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What a crazy week, right? Monday, Amgen had a huge upside revenue and earnings surprise. Tuesday, the Food and Drug Administration issued its new restrictions on the use of Amgen's anemia drugs in certain cancer patients. Later that same day, Elan and Wyeth released the big Alzheimer's drug test results.
Shares in Irish drugmaker Elan dived more than 50 percent to their lowest level since 2005 on Friday as a second product setback in a week shattered confidence in its line-up of biotech medicines.
Novo Nordisk's diabetes drug might just send this stock much, much higher.
Biogen Idec and Elan notified regulators of two confirmed cases of a potentially deadly brain disease in multiple sclerosis (MS) patients being treated with Tysabri.
Bristol-Myers Squibb's proposal to buy ImClone Systems at $4.5 billion brings back memories of the Martha Stewart scandal that went beyond financial news headlines and made ImClone a household name.
I was told to leave the building immediately otherwise security would be called and it "would get ugly." That's a quote from an AA staffer. It didn't get ugly. We quickly packed up all our stuff and moved outside.
Drugmaker AstraZeneca, enjoying a favorable tailwind from currencies, lifted its full-year earnings forecast on Thursday as second-quarter results came in ahead of expectations.
European earnings were mixed Thursday, with telecoms reporting results in line or above forecasts, while energy companies and financials posted profit declines or figures below market expectations.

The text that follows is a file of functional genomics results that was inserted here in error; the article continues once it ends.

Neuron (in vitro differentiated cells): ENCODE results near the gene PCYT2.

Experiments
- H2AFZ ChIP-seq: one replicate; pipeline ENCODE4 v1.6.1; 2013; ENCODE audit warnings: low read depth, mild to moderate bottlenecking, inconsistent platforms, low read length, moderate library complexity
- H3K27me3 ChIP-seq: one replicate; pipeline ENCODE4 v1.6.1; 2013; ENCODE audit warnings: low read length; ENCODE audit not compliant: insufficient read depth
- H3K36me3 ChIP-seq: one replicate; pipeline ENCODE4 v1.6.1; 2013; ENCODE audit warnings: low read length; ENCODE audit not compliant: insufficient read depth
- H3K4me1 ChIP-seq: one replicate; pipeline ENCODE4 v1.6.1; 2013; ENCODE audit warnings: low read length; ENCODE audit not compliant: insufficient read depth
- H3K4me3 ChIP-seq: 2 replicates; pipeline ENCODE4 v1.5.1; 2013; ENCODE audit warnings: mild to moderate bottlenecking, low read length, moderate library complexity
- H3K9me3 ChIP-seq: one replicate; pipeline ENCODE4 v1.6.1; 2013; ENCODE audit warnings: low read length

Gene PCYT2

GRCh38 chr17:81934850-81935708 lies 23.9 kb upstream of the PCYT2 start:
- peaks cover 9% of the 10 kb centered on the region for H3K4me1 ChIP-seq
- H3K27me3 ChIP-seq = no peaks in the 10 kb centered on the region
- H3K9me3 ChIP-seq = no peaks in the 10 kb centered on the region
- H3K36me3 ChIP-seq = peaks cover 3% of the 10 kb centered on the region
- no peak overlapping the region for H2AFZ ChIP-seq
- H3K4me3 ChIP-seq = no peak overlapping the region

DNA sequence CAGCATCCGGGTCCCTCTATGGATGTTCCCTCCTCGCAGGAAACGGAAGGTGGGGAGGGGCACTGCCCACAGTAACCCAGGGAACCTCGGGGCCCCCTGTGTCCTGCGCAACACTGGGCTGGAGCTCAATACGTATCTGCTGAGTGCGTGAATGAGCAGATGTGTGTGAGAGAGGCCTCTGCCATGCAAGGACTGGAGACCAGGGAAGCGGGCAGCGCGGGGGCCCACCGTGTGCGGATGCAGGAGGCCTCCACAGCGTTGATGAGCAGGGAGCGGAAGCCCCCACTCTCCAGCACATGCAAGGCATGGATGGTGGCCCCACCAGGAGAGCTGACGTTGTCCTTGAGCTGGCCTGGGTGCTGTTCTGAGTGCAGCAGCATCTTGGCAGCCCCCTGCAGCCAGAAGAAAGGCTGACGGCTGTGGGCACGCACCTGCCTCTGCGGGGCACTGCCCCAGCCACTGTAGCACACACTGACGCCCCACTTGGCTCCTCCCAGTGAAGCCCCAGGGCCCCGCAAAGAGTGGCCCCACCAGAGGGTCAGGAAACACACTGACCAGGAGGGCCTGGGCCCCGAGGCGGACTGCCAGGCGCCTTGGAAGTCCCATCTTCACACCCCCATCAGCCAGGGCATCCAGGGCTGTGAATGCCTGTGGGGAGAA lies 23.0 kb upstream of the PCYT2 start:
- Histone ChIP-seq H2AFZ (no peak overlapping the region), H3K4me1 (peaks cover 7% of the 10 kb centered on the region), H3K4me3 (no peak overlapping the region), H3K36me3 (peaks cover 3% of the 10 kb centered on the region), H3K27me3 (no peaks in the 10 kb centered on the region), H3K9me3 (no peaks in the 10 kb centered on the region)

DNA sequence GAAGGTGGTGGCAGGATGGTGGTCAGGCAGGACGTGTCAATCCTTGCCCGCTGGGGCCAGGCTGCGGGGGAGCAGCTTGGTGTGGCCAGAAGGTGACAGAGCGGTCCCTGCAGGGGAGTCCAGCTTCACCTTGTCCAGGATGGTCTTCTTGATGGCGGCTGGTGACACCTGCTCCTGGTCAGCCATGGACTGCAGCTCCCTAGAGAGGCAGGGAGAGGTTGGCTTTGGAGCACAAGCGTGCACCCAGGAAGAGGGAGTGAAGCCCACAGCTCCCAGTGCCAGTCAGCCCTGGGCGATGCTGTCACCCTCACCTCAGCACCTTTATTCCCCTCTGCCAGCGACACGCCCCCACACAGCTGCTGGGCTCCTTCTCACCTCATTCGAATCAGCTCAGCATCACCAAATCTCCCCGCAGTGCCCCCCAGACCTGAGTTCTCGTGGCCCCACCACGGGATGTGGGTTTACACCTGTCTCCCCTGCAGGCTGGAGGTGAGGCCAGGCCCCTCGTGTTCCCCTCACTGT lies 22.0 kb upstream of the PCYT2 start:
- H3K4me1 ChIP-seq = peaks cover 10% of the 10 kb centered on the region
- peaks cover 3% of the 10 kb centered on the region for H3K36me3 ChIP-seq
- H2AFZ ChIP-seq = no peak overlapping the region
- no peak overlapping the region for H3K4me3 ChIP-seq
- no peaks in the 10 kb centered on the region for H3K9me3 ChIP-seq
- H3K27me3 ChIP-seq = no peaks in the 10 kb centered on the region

A new groundbreaking research that could potentially lead to cure Alzheimer's disease and on how Chesapeake's CEO hopes to move Americans away from "expensive imported oil" to natural gas. Following are today's top videos:
Baxter researchers unveiled positive mid-stage test results on an intravenous drug, Wednesday, which is already in late-stage development in a very small number of patients.
Inconclusive test results for a new Alzheimer's drug caused an unjustified sell-off in stocks for pharmaceutical companies Elan and Wyeth, said Elan CEO Kelly Martin.
When covering this beat you often have to become as fluent as possible in different disease jargon. But nothing could have prepared me for the alphabet soup served up in this highly anticipated release.
Keenly awaited details on Elan and Wyeth's new Alzheimer's drug bapineuzumab show it raised the risk of a potentially serious side effect, especially in people with a genetic risk of the disease, the companies said on Tuesday.
I'm at the International Conference on Alzheimer's Disease--aka ICAD--in Chicago where we're waiting for the highly anticipated detailed test results on the promising experimental drug from Wyeth and Elan.
Two strategists, Stephen Wood at Russell Investments and John Manley at Citi Smith Barney, shared their market rebound strategies with CNBC.
Amgen reported a profit and sales that climbed higher and beat analysts' forecasts as sales of two key drugs topped expectations.
Shares of Amgen surged after the company reported positive trial results for its osteoporosis drug candidate denosumab—which one analyst terms "a future blockbuster."
Amgen surprised the market late on a summer Friday by announcing positive test results from the big, crucial study of its experimental osteoporosis drug. The stock shot up after hours and continues to rally this morning.
Amgen shares leaped in late trading Friday after the company said a pivotal trial of its experimental osteoporosis drug denosumab met its goal of significantly reducing the risk of bone fracture in post-menopausal women.
Leerink Swann, which specializes in healthcare equities research, is out with a couple of noteworthy surveys--one on the collateral damage to Merck and Schering-Plough's Vytorin this week and the other on drug-coated stents from Abbott Labs, Boston Scientific, Johnson & Johnson and Medtronic.